What Does Brush Sanding Do to Barnwood?Mar 5, 2014
Much that was said in our blog post about sanded barnwood could also be said about brush sanded barnwood. No two pieces of brush sanded barnwood will be exactly alike. What a brush sanded piece of barnwood will look like depends on various factors, including what the board was like before it was brush sanded and how it was brush sanded.
To provide a visual feel for what brush sanding can do to barnwood, Trestlewood brush sanded 4 pieces each of Antique Brown Rough Barnwood, Antique Gray Rough Barnwood and NatureAged Gray Circle-Sawn Barnwood. In each case, we hit the pieces quickly with a 6" brush sander with a 100 grit nylon brush. Check out the results below (and then look for a few "lessons learned" under the photos (many of which reinforce lessons learned with sanded barnwood)):
Antique Brown Rough Barnwood - Before Brush Sanding
Antique Brown Barnwood - After Brush Sanding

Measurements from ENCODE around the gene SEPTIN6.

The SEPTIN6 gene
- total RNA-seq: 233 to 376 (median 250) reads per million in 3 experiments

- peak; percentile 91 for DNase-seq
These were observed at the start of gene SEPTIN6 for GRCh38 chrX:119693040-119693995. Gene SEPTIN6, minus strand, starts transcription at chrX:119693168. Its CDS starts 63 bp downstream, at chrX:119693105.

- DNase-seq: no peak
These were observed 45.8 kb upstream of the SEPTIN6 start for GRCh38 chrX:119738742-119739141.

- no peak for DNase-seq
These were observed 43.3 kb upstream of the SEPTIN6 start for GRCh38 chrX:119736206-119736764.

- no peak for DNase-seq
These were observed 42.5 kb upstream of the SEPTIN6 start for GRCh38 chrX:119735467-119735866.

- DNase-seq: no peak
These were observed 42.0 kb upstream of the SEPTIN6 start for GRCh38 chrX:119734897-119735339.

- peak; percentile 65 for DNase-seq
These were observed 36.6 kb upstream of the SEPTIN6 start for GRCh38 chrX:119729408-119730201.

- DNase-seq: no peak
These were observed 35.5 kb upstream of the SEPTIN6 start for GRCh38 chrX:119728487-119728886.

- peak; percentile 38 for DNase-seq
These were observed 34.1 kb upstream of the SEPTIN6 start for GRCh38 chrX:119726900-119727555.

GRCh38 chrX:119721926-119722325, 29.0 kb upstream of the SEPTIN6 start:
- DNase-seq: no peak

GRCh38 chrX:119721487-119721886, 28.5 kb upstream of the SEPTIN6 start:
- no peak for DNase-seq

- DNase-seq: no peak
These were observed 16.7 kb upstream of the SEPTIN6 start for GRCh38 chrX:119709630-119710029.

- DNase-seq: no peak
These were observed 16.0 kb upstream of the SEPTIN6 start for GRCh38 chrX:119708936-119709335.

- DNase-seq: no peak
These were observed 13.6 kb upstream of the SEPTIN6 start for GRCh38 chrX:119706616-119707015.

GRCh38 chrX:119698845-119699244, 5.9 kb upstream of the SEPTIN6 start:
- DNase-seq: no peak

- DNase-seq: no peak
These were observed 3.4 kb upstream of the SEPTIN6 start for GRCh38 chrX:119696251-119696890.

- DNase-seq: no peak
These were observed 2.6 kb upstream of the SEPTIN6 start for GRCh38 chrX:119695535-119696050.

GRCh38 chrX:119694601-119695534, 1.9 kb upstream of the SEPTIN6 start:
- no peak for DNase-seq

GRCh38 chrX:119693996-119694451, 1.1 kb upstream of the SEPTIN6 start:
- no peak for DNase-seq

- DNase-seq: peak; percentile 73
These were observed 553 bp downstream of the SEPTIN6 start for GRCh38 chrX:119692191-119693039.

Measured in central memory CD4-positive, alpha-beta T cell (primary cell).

Antique Gray Barnwood - Before Brush Sanding
Antique Gray Barnwood - After Brush Sanding
NatureAged Gray Circle-Sawn Barnwood - Before Brush Sanding
NatureAged Gray Circle-Sawn Barnwood - After Brush Sanding
Some Lessons Learned
- Different boards respond to brush sanding somewhat differently;
- Brush sanding can often be quite effective in reducing the sliver factor, although it generally results in a somewhat rougher texture than boards that have been sanded;
- The bristles of the brush sander tend to follow the contours of the board surface better than the sander does, resulting in more impact to the low spots (especially applicable to boards with coarse/rough textures);
- Perhaps most importantly, when brush sanding barnwood lumber to tweak its smoothness and/or other characteristics, be patient and don't try to accomplish too much too fast (it is easier to brush sand a little more than to reverse the effects of over brush sanding.)
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